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What's the difference between Accounting and Bookkeeping?

When it comes to handling business finances and taxes, two terms, Accounting and Bookkeeping, are often thrown around together, but what are they and how are they different?

Accounting is the general term which refers to the process of measuring, calculating, and presenting financial (and sometimes non-financial) information pertaining to economic entities like businesses and corporations. In reality this can mean drafting up accounts to be presented for tax purposes, or so they can project earnings to a board of directors. The calculations involved with these are not easy, and usually change depending on a variety of different factors like tax rates, inflation etc. This is why accountants require a minimum of 5 years training, as well as annual CPD (continuing professional development) to keep up to date with new legislation.

Bookkeeping is the first stage of the accounting process and is much more specific process, it is the recording of transactions carried out by a business. This involves compiling and organising all the incomings and outgoings and making sure all of these are up to date and correct. Anything from acquisitions to the purchases of stationary must be recorded, historically this has been on paper or in ledgers (this would be where the “Book” in bookkeeping comes from), but in more recent times these records have been kept electronically, as well as often in the “cloud”.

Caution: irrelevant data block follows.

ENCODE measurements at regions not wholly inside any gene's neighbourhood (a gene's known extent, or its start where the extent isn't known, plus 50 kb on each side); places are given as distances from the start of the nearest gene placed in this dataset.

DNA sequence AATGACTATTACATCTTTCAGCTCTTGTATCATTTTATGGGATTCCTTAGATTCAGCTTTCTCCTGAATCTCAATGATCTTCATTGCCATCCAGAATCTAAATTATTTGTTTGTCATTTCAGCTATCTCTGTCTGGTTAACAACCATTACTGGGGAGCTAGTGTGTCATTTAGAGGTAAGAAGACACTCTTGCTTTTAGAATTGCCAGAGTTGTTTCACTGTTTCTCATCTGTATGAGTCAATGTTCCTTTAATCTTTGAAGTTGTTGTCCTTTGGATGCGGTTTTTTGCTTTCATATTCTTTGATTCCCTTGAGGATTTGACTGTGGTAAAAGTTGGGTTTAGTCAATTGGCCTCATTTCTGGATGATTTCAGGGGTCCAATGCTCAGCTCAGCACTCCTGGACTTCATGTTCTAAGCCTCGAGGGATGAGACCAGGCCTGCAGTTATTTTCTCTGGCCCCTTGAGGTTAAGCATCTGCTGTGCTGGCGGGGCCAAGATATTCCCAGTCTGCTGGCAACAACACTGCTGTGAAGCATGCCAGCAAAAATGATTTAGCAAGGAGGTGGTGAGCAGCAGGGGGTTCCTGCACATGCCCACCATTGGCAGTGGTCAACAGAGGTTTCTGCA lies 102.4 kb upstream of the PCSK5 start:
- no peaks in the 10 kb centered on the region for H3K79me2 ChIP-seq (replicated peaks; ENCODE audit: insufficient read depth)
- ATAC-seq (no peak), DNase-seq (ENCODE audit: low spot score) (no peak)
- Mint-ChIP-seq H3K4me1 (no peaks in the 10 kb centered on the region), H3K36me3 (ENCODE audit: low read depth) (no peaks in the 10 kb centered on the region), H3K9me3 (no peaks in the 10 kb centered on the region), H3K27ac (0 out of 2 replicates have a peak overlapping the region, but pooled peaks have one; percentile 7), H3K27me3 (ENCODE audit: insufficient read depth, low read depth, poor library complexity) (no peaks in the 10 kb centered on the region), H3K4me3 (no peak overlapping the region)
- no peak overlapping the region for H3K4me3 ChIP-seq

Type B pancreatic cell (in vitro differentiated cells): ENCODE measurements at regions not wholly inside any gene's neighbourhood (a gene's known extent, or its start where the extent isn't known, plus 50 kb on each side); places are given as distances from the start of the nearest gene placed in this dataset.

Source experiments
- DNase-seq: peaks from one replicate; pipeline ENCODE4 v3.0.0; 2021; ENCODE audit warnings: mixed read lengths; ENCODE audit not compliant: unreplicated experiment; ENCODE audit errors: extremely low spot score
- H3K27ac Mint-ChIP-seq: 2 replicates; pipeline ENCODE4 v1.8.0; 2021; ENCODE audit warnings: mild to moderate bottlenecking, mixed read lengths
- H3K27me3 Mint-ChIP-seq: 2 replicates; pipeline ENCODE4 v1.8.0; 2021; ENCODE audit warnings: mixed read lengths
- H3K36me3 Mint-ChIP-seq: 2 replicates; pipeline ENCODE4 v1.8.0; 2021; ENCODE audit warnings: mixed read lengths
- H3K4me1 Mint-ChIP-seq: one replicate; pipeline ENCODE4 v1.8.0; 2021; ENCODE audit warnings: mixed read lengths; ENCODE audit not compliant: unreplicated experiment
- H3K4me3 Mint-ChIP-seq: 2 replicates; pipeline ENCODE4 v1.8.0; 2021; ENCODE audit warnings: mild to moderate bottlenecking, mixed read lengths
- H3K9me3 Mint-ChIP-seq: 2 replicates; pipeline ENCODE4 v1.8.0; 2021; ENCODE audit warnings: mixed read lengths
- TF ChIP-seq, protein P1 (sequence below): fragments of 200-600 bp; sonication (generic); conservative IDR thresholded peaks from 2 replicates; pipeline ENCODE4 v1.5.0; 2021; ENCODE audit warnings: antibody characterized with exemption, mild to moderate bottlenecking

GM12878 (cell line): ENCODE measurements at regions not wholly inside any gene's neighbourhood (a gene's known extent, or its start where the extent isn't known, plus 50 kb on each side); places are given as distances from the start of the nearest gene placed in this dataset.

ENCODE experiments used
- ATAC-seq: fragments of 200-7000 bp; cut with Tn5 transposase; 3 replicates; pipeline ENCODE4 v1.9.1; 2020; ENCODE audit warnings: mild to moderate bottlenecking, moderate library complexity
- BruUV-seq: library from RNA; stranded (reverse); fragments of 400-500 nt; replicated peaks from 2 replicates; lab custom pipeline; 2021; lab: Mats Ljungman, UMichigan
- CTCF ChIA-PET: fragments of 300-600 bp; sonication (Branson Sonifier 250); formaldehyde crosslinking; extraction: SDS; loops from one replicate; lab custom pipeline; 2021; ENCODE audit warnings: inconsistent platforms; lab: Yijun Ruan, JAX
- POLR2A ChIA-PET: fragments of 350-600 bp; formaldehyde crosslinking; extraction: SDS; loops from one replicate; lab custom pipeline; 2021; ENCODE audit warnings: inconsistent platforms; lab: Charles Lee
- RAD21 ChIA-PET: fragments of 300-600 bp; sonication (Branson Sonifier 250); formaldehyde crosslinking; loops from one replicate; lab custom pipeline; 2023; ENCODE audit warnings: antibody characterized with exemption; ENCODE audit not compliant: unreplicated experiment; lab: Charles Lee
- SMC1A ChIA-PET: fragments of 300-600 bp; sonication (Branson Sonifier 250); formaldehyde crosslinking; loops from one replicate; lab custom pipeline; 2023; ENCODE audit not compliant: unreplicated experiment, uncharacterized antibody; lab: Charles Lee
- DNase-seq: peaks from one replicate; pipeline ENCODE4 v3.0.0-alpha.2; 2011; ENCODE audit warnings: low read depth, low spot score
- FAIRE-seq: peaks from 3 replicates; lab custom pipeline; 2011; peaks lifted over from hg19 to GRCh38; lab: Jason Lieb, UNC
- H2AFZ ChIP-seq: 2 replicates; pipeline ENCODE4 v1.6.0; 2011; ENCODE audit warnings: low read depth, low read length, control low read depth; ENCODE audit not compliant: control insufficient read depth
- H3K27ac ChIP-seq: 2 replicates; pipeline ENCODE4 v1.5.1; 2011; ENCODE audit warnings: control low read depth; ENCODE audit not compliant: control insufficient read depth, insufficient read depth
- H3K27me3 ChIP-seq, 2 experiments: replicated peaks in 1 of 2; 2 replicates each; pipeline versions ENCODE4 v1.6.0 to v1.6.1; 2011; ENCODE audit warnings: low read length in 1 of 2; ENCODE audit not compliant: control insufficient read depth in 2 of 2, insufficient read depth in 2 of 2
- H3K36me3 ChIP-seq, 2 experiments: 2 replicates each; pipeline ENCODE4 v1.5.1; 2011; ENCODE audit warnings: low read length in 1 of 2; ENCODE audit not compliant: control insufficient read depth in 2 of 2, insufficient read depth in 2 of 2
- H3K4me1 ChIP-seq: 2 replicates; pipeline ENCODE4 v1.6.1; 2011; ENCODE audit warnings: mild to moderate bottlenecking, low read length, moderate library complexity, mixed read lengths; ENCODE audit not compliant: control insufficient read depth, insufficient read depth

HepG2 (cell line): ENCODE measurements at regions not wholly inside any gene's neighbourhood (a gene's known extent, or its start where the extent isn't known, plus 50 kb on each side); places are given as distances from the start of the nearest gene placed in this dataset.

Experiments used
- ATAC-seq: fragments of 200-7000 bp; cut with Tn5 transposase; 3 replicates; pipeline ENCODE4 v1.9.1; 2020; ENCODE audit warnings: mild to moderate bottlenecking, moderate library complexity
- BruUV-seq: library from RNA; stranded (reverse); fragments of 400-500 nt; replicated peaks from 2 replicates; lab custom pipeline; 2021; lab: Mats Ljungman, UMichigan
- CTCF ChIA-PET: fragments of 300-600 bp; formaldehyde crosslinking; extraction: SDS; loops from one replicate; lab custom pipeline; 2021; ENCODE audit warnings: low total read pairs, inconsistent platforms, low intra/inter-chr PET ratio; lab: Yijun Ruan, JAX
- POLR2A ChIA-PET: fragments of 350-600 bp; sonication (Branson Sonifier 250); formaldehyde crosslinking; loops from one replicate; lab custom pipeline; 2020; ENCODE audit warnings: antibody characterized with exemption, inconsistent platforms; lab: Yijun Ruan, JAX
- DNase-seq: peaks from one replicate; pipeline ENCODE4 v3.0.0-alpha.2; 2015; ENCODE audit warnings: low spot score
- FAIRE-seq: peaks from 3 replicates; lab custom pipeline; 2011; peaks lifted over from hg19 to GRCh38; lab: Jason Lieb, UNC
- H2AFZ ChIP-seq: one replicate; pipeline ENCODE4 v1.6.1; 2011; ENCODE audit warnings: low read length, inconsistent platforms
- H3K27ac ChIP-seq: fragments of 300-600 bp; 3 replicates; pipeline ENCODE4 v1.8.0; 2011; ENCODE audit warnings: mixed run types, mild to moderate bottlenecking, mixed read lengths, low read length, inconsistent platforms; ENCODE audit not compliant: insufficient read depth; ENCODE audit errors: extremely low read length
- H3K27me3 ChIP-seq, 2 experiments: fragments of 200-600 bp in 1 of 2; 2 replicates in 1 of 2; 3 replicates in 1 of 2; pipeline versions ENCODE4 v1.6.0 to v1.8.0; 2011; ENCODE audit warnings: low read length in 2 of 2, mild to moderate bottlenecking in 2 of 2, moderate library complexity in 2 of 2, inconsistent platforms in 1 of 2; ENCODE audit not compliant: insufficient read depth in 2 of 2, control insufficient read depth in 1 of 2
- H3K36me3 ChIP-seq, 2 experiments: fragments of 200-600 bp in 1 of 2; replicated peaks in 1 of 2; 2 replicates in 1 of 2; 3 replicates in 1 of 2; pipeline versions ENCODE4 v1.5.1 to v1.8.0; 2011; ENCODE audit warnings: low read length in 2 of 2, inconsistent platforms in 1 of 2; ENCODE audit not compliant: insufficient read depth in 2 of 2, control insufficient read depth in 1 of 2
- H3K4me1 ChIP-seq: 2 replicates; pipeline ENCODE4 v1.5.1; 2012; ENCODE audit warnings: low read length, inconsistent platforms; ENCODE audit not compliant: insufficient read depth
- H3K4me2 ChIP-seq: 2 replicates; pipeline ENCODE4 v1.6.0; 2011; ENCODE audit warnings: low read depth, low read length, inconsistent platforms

All this work recording and organising is done for a reason. Firstly, it pays to have an up to date and tidy record of all purchases in case you need to go through them yourself, to see if you’re spending more than you should for example. The other purpose is for maintaining the accounts for your business. Anyone tasked with handling the accounts for a business will need a record of everything so that they can get an accurate read on the business’ financial assets, having them be clean and organised just makes the calculating a lot easier. Companies also have a legal obligation to keep good accounting records under the Companies Act 2006.

So, really, the different between accounting and bookkeeping lies in which stage in a process they fall in. Accounting is pivotal in business as it gives owners and directors a good financial overview of their company as well as a way to calculate how much tax they might owe, or need to be refunded, and accounting can’t be done without bookkeeping, as it’s these “books” that are the foundation. Nowadays most accounting firms offer bookkeeping as well as accounting services, so it’s quite easy to leave it all to them, all a business owner needs to do is make sure to keep a record of their transactions.

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